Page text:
experimental/cpu/: shellingham-1.5.4 metadata and description

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Tool to Detect Surrounding Shell

author Tzu-ping Chung
author_email uranusjr@gmail.com
  • Development Status :: 3 - Alpha
  • Environment :: Console
  • Intended Audience :: Developers
  • License :: OSI Approved :: ISC License (ISCL)
  • Operating System :: OS Independent
  • Programming Language :: Python :: 3 :: Only
  • Programming Language :: Python :: 3.7
  • Programming Language :: Python :: 3.8
  • Programming Language :: Python :: 3.9
  • Programming Language :: Python :: 3.10
  • Programming Language :: Python :: 3.11
  • Programming Language :: Python :: 3.12
  • Topic :: Software Development :: Libraries :: Python Modules
description_content_type text/x-rst
keywords shell
license ISC License
requires_python >=3.7
File Tox results History
10 KB
Python Wheel

Shellingham detects what shell the current Python executable is running in.


>>> import shellingham
>>> shellingham.detect_shell()
('bash', '/bin/bash')

detect_shell pokes around the process’s running environment to determine what shell it is run in. It returns a 2-tuple:

  • The shell name, always lowercased.

  • The command used to run the shell.

ShellDetectionFailure is raised if detect_shell fails to detect the surrounding shell.


  • The shell name is always lowercased.

  • On Windows, the shell name is the name of the executable, minus the file extension.

Notes for Application Developers

Remember, your application’s user is not necessarily using a shell. Shellingham raises ShellDetectionFailure if there is no shell to detect, but your application should almost never do this to your user.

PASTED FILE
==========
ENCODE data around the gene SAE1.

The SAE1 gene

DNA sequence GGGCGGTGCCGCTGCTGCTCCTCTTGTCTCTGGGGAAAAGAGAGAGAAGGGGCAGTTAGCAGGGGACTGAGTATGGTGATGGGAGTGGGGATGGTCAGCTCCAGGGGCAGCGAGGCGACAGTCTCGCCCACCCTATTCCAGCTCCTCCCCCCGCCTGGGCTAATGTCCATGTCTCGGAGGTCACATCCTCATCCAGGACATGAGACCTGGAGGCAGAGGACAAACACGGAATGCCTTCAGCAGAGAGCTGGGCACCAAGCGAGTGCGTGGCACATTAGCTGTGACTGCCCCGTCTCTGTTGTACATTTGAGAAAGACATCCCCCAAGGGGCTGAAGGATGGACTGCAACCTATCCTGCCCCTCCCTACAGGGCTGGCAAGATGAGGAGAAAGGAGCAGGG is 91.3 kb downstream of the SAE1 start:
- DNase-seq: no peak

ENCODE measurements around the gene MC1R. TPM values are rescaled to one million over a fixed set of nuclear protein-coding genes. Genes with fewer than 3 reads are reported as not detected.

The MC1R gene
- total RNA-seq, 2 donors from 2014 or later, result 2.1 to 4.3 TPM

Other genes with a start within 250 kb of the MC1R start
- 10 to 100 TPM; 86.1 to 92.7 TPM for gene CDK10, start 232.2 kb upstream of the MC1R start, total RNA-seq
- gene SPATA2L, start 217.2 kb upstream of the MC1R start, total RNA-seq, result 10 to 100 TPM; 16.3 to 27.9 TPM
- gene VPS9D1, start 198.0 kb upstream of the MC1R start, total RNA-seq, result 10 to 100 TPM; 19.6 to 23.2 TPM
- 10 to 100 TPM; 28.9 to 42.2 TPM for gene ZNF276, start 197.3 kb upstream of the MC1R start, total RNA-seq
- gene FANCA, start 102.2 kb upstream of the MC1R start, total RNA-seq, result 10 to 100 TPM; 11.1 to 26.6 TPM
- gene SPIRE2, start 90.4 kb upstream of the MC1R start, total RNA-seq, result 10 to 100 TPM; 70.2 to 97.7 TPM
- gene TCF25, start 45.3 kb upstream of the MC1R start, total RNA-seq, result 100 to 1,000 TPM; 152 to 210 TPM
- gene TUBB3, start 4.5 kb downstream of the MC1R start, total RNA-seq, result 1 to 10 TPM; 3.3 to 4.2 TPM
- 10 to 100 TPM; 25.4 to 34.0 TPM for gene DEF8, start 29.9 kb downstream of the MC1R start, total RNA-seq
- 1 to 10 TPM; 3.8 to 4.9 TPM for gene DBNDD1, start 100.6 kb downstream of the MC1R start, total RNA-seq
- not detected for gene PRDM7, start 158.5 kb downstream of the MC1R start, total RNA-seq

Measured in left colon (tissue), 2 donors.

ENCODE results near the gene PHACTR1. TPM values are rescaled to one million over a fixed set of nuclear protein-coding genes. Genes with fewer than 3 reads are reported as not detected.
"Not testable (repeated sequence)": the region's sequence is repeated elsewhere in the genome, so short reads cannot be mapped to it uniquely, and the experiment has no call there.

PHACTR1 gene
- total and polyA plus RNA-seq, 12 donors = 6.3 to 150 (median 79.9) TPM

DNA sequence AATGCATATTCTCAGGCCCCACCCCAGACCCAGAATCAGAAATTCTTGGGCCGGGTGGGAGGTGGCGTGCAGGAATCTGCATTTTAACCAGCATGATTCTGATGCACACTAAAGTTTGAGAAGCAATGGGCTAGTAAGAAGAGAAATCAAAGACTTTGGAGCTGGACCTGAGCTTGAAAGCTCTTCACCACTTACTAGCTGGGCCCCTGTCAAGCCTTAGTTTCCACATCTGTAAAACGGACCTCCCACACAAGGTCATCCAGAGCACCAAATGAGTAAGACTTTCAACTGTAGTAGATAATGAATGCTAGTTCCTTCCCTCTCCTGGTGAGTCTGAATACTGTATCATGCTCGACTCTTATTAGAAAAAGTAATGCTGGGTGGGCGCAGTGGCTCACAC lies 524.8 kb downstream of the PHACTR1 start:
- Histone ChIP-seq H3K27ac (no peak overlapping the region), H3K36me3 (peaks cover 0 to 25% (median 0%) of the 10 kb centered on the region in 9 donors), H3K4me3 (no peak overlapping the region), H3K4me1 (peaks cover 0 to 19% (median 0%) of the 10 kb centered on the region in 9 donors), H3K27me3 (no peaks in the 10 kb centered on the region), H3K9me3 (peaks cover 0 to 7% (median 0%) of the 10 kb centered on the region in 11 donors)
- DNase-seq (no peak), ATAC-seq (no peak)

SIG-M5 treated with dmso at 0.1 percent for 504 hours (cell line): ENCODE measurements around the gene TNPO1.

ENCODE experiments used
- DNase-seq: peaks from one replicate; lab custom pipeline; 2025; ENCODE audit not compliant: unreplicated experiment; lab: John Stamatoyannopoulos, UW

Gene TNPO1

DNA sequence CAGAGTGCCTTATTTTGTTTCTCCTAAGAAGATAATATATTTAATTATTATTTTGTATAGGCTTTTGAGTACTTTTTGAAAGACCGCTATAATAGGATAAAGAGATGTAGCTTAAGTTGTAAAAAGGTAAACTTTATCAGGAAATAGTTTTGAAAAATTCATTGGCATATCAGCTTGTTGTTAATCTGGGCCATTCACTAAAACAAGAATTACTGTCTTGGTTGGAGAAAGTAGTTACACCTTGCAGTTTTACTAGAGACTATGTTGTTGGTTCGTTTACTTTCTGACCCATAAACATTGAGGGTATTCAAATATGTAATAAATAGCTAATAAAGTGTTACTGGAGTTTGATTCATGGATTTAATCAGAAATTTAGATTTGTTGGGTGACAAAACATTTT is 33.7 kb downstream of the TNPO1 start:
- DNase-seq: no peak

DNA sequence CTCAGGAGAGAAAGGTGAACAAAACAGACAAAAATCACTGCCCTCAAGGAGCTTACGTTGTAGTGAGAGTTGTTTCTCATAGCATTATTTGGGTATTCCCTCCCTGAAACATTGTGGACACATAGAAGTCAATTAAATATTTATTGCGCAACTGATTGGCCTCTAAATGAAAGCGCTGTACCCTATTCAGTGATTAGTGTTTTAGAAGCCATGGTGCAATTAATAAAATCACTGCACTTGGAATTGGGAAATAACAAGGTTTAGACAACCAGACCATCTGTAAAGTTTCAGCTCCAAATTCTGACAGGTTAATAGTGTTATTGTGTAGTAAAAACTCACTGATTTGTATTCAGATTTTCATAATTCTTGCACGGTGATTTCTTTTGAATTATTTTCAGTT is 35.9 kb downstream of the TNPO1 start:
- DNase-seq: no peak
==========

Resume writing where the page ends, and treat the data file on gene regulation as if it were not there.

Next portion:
A practical approach to this is to wrap detect_shell in a try block, and provide a sane default on failure

    shell = shellingham.detect_shell()
except shellingham.ShellDetectionFailure:
    shell = provide_default()

There are a few choices for you to choose from.

  • The POSIX standard mandates the environment variable SHELL to refer to “the user’s preferred command language interpreter”. This is always available (even if the user is not in an interactive session), and likely the correct choice to launch an interactive sub-shell with.

  • A command sh is almost guaranteed to exist, likely at /bin/sh, since several POSIX tools rely on it. This should be suitable if you want to run a (possibly non-interactive) script.

  • All versions of DOS and Windows have an environment variable COMSPEC. This can always be used to launch a usable command prompt (e.g. cmd.exe on Windows).

Here’s a simple implementation to provide a default shell

import os

def provide_default():
    if os.name == 'posix':
        return os.environ['SHELL']
    elif os.name == 'nt':
        return os.environ['COMSPEC']
    raise NotImplementedError(f'OS {os.name!r} support not available')